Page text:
Last year, the park service partnered with Midgett Realty to put stickers beside east-facing light switches in rental cottages to remind visitors to turn out the lights to help the turtles.

Beth Midgett, the company’s reservations manager, says that visitors were very interested and cooperative. Nearly 90 percent of the professionally-managed vacation properties on the island participated in the program, she says.

Midgett says that she hopes to expand the program next year to include outdoor light switches. In the future, it may be possible to work with the community to decrease the lighting overall.

“Of course, there’s a safety factor,” Midgett says. “There’s a lot of stairs on the back sides of these houses, and these are unfamiliar surroundings. But we are more than happy to do whatever we can.”

Beyond turtle safety, light pollution is becoming more of an issue to people on the island.

Bertie Dixon III, a resident of Frisco on Hatteras Island, remembers when his father showed him where the Big and Little Dipper were in the sky and the clarity of the Milky Way in the heavens not so long ago.

“I was amazed to see Sputnik while lying on a blanket near (Cape Point) in 1957,” he says in a comment published last month in the Island Free Press, which covers news of Hatteras and Ocracoke islands.

“Now I have people across the street with an all-night gas light on,” Dixon wrote. “To the left, a spotlight and, besides me, one who comes down and forgets to turn out the outside lights when they leave for weeks.”

The dark-sky association doesn’t want to be the “light cops,” Barentine says. It just wants to encourage people to use only the lighting they need, when they need it. Light should be directed where it is needed for safety and recreation and not spilling into the sky and the neighbor’s windows — or onto the beach.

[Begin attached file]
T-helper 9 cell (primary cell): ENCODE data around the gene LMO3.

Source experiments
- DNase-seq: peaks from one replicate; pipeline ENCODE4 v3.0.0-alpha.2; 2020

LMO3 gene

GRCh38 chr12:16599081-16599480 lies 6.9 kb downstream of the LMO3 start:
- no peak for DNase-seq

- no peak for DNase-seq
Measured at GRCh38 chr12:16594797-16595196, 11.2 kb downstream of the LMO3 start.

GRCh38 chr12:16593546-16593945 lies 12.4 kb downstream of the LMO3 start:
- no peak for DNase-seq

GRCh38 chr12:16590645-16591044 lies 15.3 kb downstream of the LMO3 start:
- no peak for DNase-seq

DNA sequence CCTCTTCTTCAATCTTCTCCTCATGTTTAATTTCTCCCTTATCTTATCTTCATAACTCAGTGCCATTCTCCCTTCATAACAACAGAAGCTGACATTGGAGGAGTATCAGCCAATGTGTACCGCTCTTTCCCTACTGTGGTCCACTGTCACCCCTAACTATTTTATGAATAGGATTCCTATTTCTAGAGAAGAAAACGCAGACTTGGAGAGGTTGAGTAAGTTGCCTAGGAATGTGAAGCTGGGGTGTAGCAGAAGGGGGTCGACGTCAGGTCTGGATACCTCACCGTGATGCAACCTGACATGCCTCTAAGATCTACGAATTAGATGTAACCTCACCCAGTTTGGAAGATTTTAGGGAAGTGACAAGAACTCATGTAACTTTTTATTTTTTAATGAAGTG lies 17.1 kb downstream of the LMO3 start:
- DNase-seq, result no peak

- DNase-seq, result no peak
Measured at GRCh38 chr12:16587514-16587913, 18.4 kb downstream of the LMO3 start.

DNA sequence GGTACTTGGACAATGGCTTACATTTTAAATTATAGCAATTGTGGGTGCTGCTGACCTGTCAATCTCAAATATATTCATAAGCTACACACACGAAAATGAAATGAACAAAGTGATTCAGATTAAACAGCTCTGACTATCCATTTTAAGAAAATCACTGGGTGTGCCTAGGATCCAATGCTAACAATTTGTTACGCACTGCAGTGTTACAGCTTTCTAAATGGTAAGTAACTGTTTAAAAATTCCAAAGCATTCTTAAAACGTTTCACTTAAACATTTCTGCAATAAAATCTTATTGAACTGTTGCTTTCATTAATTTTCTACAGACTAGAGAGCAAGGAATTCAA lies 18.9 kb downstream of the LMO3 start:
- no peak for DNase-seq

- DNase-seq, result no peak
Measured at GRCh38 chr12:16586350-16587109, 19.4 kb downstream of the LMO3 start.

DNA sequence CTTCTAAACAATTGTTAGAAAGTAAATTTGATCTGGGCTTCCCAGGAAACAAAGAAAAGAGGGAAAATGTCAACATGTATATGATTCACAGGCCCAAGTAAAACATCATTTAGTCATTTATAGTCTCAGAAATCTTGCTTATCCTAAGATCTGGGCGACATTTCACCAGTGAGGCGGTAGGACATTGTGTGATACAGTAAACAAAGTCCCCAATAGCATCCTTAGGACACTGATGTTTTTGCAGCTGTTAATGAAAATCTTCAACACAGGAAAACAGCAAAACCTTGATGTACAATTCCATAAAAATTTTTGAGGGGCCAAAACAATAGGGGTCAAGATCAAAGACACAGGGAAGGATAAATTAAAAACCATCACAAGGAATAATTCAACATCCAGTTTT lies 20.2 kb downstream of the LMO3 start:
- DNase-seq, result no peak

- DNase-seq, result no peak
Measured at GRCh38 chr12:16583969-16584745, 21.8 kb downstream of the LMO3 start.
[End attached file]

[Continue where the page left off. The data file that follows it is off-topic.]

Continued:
Barentine says that just switching to LED lighting can save enormous energy costs, but warns that the lighting should be in the warm spectrum. Too much blue spectrum in lighting, he says, creates harsh brightness and unnatural and unhealthy light for people and animals.

The Outer Banks, in general, would have a lot to gain from dimming the lights. If a community is interested, Barentine says, the association can help them create a light ordinance, similar to a noise ordinance, to protect its night palette.

Think of dark skies as “astro-tourism,” that is, a kind of eco-tourism, Barentine says. Not only can appreciation of dark skies be compatible with safety, it can be compatible with growth of tourism, especially when so many areas have been robbed of the beauty of night.

“There is a measurable economic benefit,” he says. “It would be really wonderful for people who live on the East Coast to know that within a few hours drive, they can have a really authentic dark-sky experience.”

About the Author

Catherine Kozak

Catherine Kozak has been a reporter and writer on the Outer Banks since 1995. She worked for 15 years for The Virginian Pilot. Born and raised in the suburbs outside New York City, Catherine earned her journalism degree from the State University of New York at New Paltz. During her career, she has written about dozens of environmental issues, including oil and gas exploration, wildlife habitat protection, sea level rise, wind energy production, shoreline erosion and beach nourishment. She lives in Nags Head.